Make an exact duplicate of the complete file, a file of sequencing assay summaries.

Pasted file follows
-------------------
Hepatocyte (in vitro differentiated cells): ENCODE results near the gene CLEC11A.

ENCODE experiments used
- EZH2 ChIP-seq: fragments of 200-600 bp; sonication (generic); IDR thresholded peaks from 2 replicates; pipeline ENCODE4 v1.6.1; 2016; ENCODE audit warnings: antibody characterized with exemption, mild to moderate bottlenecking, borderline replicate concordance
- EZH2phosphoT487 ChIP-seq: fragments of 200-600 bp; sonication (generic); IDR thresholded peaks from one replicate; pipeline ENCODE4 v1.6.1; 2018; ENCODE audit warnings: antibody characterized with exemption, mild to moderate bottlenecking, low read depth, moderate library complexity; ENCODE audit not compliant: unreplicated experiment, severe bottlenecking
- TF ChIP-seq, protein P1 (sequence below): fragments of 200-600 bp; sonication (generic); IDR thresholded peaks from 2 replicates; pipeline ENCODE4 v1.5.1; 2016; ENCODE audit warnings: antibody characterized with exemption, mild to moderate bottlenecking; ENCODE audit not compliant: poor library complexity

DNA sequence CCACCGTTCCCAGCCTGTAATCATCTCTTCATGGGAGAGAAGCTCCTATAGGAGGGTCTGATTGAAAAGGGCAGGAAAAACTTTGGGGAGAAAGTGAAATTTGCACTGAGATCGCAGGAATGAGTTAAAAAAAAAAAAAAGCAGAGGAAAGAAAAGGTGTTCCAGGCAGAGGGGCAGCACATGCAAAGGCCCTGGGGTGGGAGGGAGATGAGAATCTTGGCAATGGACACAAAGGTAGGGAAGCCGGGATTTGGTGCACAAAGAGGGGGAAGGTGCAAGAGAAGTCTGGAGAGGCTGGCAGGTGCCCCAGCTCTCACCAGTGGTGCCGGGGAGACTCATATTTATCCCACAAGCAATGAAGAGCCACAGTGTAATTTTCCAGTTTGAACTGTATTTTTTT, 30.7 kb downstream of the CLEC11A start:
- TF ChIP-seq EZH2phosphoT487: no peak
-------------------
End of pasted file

Hepatocyte (in vitro differentiated cells): ENCODE results near the gene CLEC11A.

ENCODE experiments used
- EZH2 ChIP-seq: fragments of 200-600 bp; sonication (generic); IDR thresholded peaks from 2 replicates; pipeline ENCODE4 v1.6.1; 2016; ENCODE audit warnings: antibody characterized with exemption, mild to moderate bottlenecking, borderline replicate concordance
- EZH2phosphoT487 ChIP-seq: fragments of 200-600 bp; sonication (generic); IDR thresholded peaks from one replicate; pipeline ENCODE4 v1.6.1; 2018; ENCODE audit warnings: antibody characterized with exemption, mild to moderate bottlenecking, low read depth, moderate library complexity; ENCODE audit not compliant: unreplicated experiment, severe bottlenecking
- TF ChIP-seq, protein P1 (sequence below): fragments of 200-600 bp; sonication (generic); IDR thresholded peaks from 2 replicates; pipeline ENCODE4 v1.5.1; 2016; ENCODE audit warnings: antibody characterized with exemption, mild to moderate bottlenecking; ENCODE audit not compliant: poor library complexity

DNA sequence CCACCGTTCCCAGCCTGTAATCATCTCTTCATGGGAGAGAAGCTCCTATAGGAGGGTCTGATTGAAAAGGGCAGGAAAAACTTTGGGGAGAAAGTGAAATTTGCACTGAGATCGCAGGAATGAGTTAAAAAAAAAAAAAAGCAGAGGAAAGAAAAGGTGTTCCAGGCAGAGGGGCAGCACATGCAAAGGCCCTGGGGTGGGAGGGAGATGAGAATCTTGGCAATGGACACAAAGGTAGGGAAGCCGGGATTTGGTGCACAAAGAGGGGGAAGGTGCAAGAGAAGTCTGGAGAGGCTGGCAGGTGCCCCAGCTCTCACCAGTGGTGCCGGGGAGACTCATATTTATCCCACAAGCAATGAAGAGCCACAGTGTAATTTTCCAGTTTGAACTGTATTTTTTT, 30.7 kb downstream of the CLEC11A start:
- TF ChIP-seq EZH2phosphoT487: no peak